[pulseaudio-discuss] [PATCH v4] Make module loopback honor requested latency

Georg Chini georg at chini.tk
Sat Feb 7 13:14:47 PST 2015

On 07.02.2015 20:50, Alexander E. Patrakov wrote:
> 06.02.2015 14:56, Georg Chini wrote:
>> One more thing: There is a systematic error in the adjust_time I could
>> not work around without
>> introducing too much overhead. The latency snapshot varies widely in the
>> execution time, I
>> measured values between 50 us and more than 60 ms. So if the extreme
>> values follow each other
>> you will have one adjust time that is around 60 ms too long and another
>> one which is 60 ms too
>> short. Maybe this also contributes significantly to the (in)stability of
>> regulation.
> Well, I have looked into this issue.
> Basically, you have a callback, time_callback, which is called every 
> u->adjust_time microseconds, according to a timer. All it does is to 
> send asynchronous messages to the sink input and the source output 
> using pa_asyncmsgq_send(), and they fill in various portions of the 
> latency snapshot by querying the relevant memblockq and the 
> sink/source itself, as well as snapshotting the total length of data 
> received or sent.
> A potential problem is that pa_source_get_latency_within_thread() and 
> pa_sink_get_latency_within_thread() themselves, in the case of an alsa 
> source, go through a smoother (see source_get_latency() in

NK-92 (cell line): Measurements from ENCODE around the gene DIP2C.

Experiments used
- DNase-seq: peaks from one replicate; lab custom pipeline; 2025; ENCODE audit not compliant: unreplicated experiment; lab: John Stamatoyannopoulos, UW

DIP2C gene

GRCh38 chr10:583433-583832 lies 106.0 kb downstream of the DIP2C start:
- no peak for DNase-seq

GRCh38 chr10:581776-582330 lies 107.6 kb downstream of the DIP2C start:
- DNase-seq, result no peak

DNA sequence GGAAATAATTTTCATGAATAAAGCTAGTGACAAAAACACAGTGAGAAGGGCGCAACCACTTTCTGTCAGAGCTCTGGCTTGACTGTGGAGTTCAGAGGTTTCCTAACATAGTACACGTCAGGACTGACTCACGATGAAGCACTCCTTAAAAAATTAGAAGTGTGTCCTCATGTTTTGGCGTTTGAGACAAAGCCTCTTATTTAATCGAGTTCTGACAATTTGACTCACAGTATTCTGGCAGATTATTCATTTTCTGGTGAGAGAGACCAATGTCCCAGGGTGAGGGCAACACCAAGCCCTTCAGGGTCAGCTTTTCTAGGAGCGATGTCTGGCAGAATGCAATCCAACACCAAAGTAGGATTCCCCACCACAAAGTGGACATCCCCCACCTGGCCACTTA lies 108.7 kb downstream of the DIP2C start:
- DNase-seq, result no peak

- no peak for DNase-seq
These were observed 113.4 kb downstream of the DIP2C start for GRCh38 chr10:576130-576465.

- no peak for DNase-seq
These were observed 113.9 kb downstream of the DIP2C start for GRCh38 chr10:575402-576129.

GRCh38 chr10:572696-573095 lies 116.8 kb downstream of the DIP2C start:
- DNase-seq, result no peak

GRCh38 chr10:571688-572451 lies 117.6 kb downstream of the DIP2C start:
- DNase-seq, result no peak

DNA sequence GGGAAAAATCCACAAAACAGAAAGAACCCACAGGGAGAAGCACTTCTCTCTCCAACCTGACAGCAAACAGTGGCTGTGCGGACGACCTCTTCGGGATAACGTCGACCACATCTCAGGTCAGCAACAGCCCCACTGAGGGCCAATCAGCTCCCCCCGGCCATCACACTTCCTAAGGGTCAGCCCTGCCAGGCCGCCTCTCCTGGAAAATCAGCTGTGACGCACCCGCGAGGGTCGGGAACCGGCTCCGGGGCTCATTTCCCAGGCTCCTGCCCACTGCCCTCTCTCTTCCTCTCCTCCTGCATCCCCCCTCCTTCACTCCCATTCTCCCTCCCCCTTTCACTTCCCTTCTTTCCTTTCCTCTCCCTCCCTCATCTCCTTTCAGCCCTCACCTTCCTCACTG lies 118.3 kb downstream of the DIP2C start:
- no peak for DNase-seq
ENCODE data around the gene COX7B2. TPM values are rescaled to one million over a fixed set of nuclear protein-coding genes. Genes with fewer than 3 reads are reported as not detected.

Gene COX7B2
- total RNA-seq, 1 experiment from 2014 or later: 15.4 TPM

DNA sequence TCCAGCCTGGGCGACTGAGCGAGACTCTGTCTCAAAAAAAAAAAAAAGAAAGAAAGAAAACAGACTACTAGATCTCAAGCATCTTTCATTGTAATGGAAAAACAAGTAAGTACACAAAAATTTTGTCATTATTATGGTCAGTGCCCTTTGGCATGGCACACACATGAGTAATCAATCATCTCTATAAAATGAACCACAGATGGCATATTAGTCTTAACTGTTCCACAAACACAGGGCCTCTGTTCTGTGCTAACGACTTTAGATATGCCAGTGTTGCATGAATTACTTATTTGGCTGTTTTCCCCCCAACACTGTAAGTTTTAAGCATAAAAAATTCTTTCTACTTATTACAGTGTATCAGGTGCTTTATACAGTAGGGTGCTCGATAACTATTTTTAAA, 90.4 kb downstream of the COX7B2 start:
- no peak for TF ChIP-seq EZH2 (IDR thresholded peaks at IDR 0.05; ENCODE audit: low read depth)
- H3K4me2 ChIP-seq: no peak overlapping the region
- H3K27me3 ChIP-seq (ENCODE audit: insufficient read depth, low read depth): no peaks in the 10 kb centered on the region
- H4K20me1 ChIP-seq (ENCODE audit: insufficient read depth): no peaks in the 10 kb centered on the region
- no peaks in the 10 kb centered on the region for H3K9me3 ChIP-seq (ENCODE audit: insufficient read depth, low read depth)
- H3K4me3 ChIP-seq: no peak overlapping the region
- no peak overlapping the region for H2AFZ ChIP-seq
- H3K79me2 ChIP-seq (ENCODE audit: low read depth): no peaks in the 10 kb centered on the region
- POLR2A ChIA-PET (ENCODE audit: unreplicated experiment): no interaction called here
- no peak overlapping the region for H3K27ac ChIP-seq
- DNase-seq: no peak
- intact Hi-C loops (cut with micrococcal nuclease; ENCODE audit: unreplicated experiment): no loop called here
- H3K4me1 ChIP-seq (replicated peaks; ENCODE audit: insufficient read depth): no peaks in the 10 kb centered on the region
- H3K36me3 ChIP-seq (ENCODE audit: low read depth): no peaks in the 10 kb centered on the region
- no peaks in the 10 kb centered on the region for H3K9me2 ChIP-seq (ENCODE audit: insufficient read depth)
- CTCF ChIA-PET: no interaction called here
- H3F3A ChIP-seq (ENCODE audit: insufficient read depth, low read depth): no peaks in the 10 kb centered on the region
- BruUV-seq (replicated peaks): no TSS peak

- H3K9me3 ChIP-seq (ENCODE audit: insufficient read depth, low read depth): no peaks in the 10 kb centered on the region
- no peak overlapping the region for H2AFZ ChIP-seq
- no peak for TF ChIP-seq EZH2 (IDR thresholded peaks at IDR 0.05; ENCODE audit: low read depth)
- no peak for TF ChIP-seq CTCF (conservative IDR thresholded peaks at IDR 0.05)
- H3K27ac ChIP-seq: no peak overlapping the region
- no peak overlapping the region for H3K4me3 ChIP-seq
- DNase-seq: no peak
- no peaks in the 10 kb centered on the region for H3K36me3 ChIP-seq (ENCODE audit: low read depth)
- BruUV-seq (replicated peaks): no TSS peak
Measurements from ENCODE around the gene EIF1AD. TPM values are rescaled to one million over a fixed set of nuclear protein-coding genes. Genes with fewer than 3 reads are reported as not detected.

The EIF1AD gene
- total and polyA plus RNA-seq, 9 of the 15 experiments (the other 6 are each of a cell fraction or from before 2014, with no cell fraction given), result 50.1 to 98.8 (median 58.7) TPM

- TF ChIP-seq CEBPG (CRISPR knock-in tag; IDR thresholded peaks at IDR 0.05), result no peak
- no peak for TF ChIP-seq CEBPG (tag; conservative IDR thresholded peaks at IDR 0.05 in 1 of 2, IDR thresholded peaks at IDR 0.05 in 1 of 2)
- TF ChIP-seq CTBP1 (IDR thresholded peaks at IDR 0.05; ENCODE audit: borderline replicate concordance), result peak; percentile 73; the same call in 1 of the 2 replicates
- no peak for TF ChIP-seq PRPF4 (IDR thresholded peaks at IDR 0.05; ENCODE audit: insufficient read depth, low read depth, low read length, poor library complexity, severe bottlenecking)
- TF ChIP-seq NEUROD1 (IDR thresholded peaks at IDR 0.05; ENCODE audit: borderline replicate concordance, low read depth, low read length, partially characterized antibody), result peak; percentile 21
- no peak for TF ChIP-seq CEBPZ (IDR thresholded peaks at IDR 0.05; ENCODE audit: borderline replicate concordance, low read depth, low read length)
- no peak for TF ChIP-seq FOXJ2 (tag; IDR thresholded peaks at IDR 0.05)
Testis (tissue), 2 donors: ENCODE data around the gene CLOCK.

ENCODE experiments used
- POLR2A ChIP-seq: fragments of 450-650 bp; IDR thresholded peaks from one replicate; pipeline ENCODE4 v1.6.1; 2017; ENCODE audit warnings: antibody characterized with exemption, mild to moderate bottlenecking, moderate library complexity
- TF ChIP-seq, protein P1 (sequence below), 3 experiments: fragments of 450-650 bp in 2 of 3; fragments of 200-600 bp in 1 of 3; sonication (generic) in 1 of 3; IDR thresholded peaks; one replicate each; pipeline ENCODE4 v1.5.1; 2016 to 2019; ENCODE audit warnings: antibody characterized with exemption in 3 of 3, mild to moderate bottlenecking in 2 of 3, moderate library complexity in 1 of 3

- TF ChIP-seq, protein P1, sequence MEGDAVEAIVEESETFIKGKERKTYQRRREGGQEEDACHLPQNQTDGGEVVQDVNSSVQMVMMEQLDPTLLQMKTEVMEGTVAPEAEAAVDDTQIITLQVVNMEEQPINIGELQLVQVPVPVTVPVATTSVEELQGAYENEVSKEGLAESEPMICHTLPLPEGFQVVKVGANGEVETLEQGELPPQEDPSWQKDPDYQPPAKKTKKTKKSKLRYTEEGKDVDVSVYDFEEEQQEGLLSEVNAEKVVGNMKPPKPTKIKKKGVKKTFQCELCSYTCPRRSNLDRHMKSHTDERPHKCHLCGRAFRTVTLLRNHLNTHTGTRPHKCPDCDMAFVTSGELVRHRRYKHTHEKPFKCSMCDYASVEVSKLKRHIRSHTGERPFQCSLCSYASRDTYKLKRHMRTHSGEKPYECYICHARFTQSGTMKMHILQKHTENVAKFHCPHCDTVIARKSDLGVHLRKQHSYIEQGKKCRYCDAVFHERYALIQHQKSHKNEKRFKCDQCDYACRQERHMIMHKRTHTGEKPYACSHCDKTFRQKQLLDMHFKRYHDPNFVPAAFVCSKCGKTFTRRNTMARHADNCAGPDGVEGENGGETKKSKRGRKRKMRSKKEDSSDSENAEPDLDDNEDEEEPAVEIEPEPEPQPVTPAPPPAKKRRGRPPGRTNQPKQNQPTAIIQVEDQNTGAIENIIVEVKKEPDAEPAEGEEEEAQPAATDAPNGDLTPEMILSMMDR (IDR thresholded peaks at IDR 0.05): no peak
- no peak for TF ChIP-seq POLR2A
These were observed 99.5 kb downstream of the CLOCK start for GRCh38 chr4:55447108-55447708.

> src/modules/alsa/alsa-source.c), which _also_ tries to do sample rate 
> estimation for you! Try to avoid that, even though this means code 
> duplication.

Sorry, but I do not think the smoother is the problem here. I do get 
quite reliable latency results.
The problem is really (if there is a problem at all) the execution time 
of the code. These are not
asynchronously called functions, they wait until they are finished. And 
that exactly is the problem,
sometimes the queue is quite full and so it takes a lot of time until 
the pa_asyncmsgq_send() returns.
The smoother was one of the first things I suspected to be responsible 
for false reports, but I could
not verify it. Since I measure the time for the second call to 
pa_asyncmsgq_send() the numbers
reported look ok.
I think there really is some "latency jitter" that cannot be avoided - 
interrupts that cannot be handled
immediately, USB bus in use when the sound card wants to deliver data 
and you can probably come
up with a lot more situations where it is possible that data cannot be 
delivered on time. You'll never get
perfect results when you measure something and so you cannot apply a 
perfect regulator even
if it would be nice in theory.

> Unfortunately, this is easy to recommend, but I can't really see how 
> this can be done.
> The smoother is updated _after_ a successful write to the alsa device 
> (via traditional UNIX write or via mmap), while the pop callbacks are 
> executed just before that. So, they are called at the moment when the 
> influence from a bad rate estimation via the smoother is the greatest.